What’s Ahead for Residential Solar in 2018?

If you’re considering going solar on your home, we suggest installing solar photovoltaic panels sooner rather than later—we expect increased uncertainty in the US solar market in 2018 due to several recent developments.

What is not changing? The 30% Federal tax credit will not change until January 2020, when it drops to 26%. The state tax credit of $1000 is not expected to change.

What is changing? Two major changes are coming. First, the state’s Solar Renewable Energy Certificate (SREC) program, which helps to pay system owners for the energy that they generate,will be phased out in early 2018. It will be replaced by a new state incentive system called the SMART program, which is estimated to bring the solar system owner approximately 1/3 less in incentive payments.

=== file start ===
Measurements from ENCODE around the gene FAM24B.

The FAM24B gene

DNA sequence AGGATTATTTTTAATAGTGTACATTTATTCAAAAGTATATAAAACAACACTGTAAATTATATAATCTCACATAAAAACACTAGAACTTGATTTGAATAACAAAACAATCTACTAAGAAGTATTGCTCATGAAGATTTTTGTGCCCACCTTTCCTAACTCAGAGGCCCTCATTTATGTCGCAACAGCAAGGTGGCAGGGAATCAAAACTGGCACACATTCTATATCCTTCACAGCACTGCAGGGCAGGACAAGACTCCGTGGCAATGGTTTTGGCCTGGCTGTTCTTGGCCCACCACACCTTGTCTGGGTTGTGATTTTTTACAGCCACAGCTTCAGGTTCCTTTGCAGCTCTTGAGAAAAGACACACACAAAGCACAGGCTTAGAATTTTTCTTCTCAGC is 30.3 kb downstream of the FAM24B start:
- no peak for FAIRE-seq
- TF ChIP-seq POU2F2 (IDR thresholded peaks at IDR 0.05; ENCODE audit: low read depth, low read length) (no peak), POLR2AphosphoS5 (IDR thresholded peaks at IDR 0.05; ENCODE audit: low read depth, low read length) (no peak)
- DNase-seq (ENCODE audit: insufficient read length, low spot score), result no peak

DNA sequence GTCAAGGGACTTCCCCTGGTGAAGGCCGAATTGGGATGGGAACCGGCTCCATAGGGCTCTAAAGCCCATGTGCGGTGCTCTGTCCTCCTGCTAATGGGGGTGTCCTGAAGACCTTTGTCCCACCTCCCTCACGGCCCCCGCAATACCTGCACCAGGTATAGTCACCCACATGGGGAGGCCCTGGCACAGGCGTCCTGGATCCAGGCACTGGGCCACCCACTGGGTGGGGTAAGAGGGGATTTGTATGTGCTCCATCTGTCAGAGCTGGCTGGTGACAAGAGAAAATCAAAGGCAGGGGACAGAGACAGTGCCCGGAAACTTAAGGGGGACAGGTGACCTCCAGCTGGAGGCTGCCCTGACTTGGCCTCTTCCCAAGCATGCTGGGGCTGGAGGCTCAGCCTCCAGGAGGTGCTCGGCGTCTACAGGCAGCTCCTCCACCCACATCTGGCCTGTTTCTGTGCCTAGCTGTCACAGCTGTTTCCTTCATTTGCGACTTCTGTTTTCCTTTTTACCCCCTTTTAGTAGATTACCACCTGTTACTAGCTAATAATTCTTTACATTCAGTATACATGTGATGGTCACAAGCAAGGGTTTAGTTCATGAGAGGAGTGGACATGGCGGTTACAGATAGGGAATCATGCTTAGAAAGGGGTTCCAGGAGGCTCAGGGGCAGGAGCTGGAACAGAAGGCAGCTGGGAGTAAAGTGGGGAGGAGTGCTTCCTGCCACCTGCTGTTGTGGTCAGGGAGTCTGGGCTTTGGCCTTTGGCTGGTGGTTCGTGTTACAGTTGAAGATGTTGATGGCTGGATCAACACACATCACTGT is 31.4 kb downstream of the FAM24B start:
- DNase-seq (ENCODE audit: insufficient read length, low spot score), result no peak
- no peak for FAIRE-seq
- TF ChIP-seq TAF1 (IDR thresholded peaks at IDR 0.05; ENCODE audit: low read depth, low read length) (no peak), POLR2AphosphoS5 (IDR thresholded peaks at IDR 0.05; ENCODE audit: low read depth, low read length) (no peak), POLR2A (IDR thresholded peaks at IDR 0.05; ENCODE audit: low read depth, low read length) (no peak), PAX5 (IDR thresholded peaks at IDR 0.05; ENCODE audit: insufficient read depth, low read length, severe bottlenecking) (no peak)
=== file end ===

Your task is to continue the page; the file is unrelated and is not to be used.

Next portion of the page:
Second, a recent decision by the US International Trade Commission (USITC) found that US solar panel manufacturers have been harmed by cheap solar panels imported from certain foreign countries. The commission will recommend actions (import tariffs) in November. The Trump administration is then expected to issue specific tariffs by January 2018. The imposition of tariffs will most likely cause panel prices to increase significantly. Since the US has only a few solar panel suppliers, this tariff is expected to harm the overall US solar industry according to the Solar Energy Industries Association (SEIA), the main trade group for the US solar industry.

What should we do now? The solar industry has shown great resiliency over the past decade, but 2018 begins a period of uncertainty. Green Newton urges residents considering solar projects to complete their projects by early 2018. With the sunset of the state SREC program and the likelihood of import tariffs, overall project costs will probably increase.

Green Newton still offers preferred pricing on residential solar through the Newton Goes Solar program. For more information, see www.NewtonGoesSolar.org or call the Newton Goes Solar hotline at 617-614-7892.

by Craig Forman, GN Board Member and Chair of Newton Goes Solar, a GN Initiative